DEBKAfile reports: Bush’s Middle East peace conference plan peters out after telephone conversation with Saudi King Abdullah
July 18, 2007, 9:52 AM (GMT+02:00)
Our Washington sources report that the White House tried to play down the importance of the proposal put forward by President George W. Bush Monday, July 16, after Saudi King Abdullah said he would not attend. White House spokesman Tony Snow said it was too early to say where or when the conference for discussing the Israeli-Palestinian conflict would take place. "I think a lot of people are inclined to try to treat this as a big peace conference" said. "It's not."
Neither could it be. According to DEBKAfile’s Middle East sources, the president could have known before he unveiled his conference plan that not only the Saudi ruler but also Egypt’s Hosni Mubarak, both key regional players, would not be coming.
Neither goes along with Bush’s boycott of Hamas. Washington’s total rejection of the Islamist terrorists who seized the Gaza Strip was highlighted in his speech. hat morning, Egyptian intelligence minister Gen. Omar Suleiman arrived in Washington to try and persuade White House advisers to rewrite some changes into the speech. No chance, he was told.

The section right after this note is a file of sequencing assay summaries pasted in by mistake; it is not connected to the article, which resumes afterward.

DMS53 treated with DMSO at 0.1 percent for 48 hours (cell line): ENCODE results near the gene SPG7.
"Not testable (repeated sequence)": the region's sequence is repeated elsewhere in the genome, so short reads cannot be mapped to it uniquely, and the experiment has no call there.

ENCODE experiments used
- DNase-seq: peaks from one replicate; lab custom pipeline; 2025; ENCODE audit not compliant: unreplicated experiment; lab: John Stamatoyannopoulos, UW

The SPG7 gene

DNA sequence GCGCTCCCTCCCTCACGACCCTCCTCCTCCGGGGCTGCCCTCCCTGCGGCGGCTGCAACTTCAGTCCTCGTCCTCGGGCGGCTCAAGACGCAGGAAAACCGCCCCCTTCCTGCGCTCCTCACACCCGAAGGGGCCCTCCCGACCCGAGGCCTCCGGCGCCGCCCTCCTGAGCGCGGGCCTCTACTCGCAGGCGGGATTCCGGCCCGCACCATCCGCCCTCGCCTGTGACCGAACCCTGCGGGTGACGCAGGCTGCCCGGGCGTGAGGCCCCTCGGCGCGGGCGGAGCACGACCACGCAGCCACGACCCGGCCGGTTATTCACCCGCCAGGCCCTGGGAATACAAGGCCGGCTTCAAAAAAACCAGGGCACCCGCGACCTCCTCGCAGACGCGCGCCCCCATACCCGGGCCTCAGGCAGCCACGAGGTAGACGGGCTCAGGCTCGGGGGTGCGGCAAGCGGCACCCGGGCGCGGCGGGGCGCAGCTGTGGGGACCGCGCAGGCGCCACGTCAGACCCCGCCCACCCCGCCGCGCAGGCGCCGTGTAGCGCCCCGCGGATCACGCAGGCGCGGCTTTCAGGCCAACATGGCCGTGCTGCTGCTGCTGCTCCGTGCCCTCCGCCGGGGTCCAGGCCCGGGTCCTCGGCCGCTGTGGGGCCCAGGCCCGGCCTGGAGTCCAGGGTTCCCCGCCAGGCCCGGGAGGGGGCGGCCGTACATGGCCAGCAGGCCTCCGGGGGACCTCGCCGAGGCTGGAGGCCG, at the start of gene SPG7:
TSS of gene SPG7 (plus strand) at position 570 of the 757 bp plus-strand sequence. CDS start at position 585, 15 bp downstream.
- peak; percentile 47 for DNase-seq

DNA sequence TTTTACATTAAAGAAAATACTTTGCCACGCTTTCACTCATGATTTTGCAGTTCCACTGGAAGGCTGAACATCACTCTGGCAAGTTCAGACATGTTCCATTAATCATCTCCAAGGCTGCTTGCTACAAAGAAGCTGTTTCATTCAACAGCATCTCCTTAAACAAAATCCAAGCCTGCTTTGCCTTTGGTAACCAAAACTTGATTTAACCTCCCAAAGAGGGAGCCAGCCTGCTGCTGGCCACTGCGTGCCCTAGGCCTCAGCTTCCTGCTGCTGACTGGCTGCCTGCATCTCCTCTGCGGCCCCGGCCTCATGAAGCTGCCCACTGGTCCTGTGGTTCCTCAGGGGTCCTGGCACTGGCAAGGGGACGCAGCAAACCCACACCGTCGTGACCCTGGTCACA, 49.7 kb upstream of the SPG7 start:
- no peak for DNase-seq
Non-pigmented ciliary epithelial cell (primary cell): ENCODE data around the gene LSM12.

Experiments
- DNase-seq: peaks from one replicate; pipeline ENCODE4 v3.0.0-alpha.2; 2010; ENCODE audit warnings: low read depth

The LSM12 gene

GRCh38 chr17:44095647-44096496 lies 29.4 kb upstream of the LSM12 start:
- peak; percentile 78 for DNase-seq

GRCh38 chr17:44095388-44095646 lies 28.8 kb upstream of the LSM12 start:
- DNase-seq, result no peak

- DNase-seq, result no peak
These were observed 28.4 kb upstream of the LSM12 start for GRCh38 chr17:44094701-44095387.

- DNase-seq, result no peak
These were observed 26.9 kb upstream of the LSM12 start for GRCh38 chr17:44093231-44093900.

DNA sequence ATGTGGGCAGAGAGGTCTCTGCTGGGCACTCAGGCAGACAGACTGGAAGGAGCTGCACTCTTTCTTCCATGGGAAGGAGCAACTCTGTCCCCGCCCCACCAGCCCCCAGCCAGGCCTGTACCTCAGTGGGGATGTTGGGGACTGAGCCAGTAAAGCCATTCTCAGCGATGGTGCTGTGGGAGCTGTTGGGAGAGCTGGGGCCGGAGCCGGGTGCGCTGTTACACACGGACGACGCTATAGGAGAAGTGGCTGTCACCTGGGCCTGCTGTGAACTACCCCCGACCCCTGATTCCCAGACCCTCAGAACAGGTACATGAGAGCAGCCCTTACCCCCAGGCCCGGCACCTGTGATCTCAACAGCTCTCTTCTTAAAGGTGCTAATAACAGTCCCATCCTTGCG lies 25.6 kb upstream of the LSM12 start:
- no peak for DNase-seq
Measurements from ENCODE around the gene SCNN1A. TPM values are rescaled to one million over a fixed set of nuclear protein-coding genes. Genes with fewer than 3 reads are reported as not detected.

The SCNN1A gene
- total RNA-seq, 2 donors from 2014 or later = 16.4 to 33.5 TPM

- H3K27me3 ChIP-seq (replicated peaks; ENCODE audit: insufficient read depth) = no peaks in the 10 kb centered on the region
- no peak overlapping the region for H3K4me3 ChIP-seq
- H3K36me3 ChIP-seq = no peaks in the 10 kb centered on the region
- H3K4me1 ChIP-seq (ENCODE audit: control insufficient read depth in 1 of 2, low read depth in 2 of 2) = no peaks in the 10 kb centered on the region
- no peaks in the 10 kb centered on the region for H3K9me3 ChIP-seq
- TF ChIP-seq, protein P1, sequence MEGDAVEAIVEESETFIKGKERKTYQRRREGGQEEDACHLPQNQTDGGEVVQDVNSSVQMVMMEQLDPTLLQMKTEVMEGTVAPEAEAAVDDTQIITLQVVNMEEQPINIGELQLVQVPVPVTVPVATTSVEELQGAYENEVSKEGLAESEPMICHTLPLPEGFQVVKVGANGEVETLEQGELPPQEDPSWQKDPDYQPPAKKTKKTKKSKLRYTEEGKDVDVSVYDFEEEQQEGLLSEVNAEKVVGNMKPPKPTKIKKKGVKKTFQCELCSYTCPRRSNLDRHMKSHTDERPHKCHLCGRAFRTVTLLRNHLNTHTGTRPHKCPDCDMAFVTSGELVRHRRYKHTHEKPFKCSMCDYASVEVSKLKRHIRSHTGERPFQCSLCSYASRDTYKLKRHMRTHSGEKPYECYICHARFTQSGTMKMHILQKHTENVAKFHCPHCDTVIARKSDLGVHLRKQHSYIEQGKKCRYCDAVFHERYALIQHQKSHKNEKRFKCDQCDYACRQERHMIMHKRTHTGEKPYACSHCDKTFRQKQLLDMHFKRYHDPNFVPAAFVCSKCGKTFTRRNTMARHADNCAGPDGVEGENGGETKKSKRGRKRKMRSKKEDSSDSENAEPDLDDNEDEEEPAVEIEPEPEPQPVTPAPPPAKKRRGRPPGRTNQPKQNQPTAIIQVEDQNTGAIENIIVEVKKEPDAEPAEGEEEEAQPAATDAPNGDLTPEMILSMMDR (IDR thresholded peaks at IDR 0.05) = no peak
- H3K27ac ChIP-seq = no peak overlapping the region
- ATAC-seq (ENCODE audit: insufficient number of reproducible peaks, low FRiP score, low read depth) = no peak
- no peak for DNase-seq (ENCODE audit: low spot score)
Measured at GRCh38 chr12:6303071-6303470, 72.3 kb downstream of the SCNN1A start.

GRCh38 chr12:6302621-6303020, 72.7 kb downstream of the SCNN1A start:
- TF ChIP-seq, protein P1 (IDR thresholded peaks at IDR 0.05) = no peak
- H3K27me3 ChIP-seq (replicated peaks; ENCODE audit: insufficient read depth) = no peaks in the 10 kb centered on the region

Middle East sources note that the Bush Middle East statement had the effect of accentuating the gaps dividing the very Arab rulers most needed to back peacemaking. Three opposing camps emerged more clearly than ever:
Oneb.> The US, Israel and Jordan, who are convinced that an uncompromising boycott of Hamas will bring down its Gaza government and restore the rule of Mahmoud Abbas and his Fatah.
Two. Saudi Arabia, Egypt, Morocco and most of the Gulf emirates object to this boycott and advocate power-sharing between Hamas and Fatah because they are convinced the latter will never recoup its military strength either in Gaza or the West Bank.
Three. Iran and Co. - Syria, Yemen and Hizballah, whose solid backing for the Palestinian Islamists is expressed in cash, arms, advisers and combat training.
By concretizing these gaps, the Bush speech has motivated the three camps to prove its path is the correct one. Therefore, Camp One while backing Abbas all the way will find it harder than ever before to isolate Hamas. So long as the extremist rulers of Gaza benefit from the support of Saudi Arabia, Egypt, Iran and Syria, the massive US-Israeli cornucopia of cash, benefits and concessions showered on the Salam Fayyad government in Ramallah will lend Fatah rule not much more than a limited and artificial lease of life.